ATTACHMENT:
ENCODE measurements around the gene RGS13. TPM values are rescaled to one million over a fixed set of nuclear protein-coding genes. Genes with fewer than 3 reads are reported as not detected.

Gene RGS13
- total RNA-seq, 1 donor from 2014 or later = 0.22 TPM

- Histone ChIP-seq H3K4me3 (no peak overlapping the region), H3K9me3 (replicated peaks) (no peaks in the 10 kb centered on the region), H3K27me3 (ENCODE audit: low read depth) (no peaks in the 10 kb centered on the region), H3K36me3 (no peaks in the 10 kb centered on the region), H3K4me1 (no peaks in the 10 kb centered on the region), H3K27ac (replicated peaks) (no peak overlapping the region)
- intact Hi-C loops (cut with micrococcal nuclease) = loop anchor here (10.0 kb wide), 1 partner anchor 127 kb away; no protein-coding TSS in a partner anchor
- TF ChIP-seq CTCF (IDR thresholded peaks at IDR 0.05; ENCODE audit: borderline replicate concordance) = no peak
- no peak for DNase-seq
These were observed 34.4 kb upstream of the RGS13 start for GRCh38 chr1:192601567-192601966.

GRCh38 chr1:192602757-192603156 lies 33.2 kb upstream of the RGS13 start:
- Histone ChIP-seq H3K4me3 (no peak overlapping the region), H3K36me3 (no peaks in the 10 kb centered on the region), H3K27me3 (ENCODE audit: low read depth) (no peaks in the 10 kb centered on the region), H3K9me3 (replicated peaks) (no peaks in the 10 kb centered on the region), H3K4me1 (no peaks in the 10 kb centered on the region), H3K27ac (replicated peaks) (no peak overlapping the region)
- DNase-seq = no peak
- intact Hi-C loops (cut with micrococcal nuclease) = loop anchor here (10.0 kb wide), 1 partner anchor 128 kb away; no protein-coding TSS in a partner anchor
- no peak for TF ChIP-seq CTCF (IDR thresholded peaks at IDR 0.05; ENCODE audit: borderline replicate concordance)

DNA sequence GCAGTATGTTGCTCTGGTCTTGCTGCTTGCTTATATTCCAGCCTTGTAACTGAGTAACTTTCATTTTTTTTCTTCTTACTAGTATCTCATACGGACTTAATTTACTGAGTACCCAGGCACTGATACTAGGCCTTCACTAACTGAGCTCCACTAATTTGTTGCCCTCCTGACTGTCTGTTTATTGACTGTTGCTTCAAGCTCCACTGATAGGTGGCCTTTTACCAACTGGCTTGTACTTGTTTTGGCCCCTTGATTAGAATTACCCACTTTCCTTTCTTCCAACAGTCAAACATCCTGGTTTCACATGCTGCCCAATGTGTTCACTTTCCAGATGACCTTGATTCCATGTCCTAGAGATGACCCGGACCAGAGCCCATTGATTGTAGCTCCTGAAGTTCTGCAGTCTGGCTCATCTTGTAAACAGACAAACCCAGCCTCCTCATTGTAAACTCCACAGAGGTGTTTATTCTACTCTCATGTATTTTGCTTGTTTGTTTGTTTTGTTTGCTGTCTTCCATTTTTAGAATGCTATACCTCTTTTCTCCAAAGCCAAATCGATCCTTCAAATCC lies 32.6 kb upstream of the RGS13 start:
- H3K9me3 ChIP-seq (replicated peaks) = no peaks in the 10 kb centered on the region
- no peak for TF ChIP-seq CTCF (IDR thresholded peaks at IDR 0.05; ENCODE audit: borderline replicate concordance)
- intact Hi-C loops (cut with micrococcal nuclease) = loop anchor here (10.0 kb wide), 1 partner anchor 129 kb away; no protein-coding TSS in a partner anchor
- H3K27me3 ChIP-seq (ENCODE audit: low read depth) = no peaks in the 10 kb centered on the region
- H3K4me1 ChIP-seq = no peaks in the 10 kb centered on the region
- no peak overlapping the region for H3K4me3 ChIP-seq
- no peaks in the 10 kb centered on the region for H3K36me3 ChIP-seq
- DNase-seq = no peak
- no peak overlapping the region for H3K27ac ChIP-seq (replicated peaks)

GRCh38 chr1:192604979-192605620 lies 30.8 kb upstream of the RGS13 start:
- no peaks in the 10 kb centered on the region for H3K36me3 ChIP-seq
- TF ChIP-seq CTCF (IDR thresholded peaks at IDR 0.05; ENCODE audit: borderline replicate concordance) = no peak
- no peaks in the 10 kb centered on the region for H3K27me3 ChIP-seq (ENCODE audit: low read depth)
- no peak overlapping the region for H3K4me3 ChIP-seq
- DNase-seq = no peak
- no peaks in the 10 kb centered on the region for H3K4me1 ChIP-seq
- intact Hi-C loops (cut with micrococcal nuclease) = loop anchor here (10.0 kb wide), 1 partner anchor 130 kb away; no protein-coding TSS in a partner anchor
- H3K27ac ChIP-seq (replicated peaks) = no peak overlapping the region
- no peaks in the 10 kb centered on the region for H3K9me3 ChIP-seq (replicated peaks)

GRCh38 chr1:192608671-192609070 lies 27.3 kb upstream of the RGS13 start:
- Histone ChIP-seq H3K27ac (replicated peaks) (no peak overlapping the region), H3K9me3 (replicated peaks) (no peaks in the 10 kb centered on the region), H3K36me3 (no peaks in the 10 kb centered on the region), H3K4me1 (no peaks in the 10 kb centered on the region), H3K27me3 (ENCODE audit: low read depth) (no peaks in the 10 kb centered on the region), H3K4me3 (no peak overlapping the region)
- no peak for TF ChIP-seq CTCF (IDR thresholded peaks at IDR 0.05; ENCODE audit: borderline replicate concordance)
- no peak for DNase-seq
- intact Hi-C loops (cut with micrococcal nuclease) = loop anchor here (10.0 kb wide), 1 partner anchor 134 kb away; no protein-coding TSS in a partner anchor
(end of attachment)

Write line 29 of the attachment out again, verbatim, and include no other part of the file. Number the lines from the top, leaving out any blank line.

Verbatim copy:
- DNase-seq = no peak